Common also played a Capitol Mall concert in “#Resistance Street Party” during the state Democratic convention in May.
The August concert is a continuation of Budnick’s alliance with Common and is meant to help change both public perception and policy about those in jail, said Latt.
“You are not going to get people in society to believe in better laws if you just watch the news every night and see every horror story, every crime, every gang-related crime,” said Budnick.
Collaborations like the one with Common help “show the humanity and the change and the transformation of the people inside when they have hope, when they have support, when they have opportunity.”
Common and Budnick will meet with legislators the day after the concert to talk about two bills meant to give juvenile offenders more of those chances.
The first, Senate Bill 395, would require that minors have legal counsel before waiving their Miranda rights when in police custody. Budnick used the example of a formerly incarcerated member of his staff, Jerome Dixon, who was arrested as a 17-year-old and interrogated for 25 hours straight before confessing to a crime he maintains he did not commit. Dixon served 21 years in prison.
“It wasn’t him but after 25 hours in an interrogation room as a minor, he said whatever they wanted to so he could go to bed,” said Budnick. “All this bill says is before the police interrogate a young person, they get to have one conversation with an attorney, with an adult.”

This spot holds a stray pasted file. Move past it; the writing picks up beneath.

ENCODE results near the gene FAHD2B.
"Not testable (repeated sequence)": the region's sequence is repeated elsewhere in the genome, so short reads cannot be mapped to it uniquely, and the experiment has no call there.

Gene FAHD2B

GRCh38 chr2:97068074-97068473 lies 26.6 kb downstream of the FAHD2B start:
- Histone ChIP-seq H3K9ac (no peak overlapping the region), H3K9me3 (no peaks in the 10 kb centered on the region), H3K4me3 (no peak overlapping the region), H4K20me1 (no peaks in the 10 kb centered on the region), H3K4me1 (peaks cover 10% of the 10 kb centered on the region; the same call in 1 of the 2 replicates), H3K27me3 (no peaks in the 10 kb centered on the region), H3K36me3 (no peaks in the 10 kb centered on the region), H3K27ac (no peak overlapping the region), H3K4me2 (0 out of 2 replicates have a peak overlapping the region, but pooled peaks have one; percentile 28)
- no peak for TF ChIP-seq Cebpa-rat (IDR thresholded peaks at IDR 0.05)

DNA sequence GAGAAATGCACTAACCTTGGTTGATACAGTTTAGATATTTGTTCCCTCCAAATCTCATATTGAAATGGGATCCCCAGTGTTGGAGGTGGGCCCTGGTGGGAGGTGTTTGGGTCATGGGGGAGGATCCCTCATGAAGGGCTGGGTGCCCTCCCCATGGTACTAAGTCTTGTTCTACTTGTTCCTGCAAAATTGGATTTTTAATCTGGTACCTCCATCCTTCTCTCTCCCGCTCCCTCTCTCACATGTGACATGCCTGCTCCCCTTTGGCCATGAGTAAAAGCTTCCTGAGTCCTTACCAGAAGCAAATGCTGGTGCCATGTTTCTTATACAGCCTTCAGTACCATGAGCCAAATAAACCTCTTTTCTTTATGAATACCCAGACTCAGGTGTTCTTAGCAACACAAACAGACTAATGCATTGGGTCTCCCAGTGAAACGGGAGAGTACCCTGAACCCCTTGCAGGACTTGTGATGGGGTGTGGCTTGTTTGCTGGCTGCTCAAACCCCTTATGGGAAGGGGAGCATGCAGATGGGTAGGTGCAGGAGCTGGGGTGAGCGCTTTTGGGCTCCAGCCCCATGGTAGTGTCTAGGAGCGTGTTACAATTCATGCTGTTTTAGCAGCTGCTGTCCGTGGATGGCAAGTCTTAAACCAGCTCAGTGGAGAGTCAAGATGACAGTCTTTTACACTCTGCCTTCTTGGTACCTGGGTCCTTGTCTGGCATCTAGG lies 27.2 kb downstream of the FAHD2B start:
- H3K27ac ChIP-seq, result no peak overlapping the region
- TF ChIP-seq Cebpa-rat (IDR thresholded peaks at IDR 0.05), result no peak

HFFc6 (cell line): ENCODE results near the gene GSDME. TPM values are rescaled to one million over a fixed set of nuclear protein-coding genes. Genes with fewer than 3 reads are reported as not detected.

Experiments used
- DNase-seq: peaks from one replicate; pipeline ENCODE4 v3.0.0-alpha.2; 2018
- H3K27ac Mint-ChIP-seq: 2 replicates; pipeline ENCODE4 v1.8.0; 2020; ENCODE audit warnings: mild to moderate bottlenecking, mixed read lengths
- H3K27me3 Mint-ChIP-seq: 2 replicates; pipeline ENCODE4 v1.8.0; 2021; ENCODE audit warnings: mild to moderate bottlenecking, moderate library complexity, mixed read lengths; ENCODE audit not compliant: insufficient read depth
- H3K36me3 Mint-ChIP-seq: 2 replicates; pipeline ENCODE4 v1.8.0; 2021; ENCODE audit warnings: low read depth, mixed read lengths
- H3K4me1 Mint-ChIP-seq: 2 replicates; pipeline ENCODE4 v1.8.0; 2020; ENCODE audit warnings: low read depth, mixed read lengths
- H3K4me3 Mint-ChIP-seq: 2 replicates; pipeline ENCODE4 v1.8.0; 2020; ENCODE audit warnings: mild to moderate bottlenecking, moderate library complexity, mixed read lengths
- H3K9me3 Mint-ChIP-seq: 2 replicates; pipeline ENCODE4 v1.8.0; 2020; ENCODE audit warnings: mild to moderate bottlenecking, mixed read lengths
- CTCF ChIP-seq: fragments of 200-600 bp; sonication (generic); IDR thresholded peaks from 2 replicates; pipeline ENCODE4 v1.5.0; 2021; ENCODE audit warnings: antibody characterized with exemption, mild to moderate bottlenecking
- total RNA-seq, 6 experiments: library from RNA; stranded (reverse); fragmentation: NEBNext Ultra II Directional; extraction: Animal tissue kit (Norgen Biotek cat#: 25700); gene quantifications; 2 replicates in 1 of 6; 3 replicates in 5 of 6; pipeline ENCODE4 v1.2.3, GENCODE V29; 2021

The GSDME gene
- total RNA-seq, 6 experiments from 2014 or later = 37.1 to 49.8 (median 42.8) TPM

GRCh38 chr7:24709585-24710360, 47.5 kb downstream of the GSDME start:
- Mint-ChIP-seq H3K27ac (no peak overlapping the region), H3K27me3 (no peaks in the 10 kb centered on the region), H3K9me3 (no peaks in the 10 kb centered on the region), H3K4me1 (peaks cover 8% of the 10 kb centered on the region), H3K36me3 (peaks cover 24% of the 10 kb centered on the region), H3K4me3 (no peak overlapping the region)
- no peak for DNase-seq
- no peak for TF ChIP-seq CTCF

The second measure, Senate Bill 394, would give minors sentenced to life without parole a chance to be released after serving 25 years. There are currently about 300 inmates in California who were convicted as minors without the chance for release, according to a legislative analysis of the bill.
“We are the only country in the world that would sentence a juvenile to life without parole,” said Budnick. “That basically says young people can’t change and who you were at 15 and what you did at 15 years old is who you are forever.”
Common is also supporting Senate Bill 10, a controversial measure that would reform California’s bail system and allow more people to be released without the requirement of a money-backed bond.
Opponents argue ending money-based bail would be costly and potentially put more dangerous people on the street.
Budnick and other advocates argue the money bail system keeps low-income people in jail for financial reasons while they await their day in court and often causes them to lose jobs, fail out of school and lose housing regardless of whether they are eventually convicted or not.
“It’s just unjust and attacks poor people,” said Budnick of the current system. “If I committed an identical crime to someone who is poor, often a poor person of color, I would be out of jail in a couple hours and they would be in there months or even years, and both of us are innocent until proven guilty.”